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September 26, 1931


JAMA. 1931;97(13):933-934. doi:10.1001/jama.1931.02730130037014

Like politics, history and economic theory, medical literature has its iconoclasts. They find their objects for denunciation in the fads and foibles of the day. They attack the newest therapeutic ventures, hurling shafts of caustic criticism at overemphasized and unwarranted innovations and crushing the shams of hastily constructed theories. The effort to maintain sanity in all fields of human interest and activity is commendable. So long as the critic and the reformer keep their proper objectives clearly in mind, their contributions are likely to be wholesome and progressive. Sometimes the limits of criticism are exceeded. There is a thrill leading to exuberance inherent in championing opposition. Criticism is often carried to the extreme of ridicule that may amuse, yet in the long run may defeat its honest purpose. It is easier to elicit a smile than to expound a homely truth in a sober fashion.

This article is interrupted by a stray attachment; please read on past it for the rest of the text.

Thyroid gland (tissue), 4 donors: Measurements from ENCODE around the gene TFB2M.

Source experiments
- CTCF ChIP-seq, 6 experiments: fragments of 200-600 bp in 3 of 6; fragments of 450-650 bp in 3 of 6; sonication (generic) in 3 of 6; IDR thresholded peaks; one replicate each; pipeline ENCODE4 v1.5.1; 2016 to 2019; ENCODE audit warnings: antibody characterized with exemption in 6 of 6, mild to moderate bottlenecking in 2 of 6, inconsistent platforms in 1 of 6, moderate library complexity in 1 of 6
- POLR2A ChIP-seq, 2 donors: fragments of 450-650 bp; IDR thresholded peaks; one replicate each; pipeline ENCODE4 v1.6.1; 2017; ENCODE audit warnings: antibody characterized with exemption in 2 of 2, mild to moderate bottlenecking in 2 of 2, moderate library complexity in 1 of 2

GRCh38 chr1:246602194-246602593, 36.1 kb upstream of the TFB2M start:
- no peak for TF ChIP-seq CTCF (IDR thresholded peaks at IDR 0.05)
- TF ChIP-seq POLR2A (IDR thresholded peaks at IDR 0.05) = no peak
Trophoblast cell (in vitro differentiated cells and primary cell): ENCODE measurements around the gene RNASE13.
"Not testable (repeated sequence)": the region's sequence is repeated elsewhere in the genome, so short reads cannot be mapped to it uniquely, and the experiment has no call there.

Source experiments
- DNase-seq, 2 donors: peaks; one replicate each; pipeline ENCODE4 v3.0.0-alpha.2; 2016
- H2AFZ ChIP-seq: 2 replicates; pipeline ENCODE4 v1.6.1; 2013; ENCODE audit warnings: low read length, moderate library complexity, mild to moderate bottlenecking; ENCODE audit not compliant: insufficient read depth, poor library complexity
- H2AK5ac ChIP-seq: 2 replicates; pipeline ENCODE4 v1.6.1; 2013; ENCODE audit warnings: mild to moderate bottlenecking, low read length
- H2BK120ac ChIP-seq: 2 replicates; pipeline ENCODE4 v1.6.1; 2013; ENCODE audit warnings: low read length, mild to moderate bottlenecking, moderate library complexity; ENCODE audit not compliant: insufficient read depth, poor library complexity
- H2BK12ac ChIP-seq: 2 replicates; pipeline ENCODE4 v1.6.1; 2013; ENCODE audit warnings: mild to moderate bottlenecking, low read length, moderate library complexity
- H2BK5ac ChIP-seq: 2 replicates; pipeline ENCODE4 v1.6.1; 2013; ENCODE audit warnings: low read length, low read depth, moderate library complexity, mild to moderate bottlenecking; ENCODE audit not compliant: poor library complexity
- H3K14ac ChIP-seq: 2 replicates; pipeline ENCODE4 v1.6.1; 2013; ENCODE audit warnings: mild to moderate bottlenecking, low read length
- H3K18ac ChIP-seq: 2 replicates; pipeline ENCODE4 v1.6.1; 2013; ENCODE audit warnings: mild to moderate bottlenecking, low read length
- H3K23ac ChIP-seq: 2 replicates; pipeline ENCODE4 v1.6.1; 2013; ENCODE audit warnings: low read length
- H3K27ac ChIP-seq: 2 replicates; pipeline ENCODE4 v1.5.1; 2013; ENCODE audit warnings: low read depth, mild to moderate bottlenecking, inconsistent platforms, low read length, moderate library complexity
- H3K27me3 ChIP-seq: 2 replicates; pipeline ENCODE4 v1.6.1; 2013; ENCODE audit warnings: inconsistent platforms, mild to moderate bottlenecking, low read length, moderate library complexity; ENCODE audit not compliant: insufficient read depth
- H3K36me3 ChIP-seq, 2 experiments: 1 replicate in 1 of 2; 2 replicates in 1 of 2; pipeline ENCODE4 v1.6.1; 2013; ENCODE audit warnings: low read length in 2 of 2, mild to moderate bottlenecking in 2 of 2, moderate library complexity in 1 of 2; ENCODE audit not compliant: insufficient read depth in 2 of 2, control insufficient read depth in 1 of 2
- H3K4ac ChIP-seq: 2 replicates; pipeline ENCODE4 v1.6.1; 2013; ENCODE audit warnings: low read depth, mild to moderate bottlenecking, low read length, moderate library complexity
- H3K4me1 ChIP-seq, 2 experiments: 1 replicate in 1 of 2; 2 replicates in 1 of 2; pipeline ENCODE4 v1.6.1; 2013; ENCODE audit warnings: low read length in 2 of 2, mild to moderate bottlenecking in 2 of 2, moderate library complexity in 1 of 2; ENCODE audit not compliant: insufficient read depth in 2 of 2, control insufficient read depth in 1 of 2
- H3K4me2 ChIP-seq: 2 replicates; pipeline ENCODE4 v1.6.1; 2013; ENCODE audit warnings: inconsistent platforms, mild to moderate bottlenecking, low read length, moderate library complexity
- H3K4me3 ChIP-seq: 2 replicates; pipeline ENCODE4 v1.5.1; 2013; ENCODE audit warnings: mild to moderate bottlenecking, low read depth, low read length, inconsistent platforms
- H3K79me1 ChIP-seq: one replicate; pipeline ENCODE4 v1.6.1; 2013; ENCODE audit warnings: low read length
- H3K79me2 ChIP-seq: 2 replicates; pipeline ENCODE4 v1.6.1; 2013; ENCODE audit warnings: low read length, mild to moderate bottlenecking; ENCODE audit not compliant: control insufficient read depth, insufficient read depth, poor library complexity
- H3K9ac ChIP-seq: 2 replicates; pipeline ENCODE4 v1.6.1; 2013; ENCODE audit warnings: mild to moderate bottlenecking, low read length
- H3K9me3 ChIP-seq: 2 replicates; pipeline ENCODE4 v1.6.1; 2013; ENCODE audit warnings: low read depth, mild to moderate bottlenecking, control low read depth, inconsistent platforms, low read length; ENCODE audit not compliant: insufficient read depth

An antithesis of points of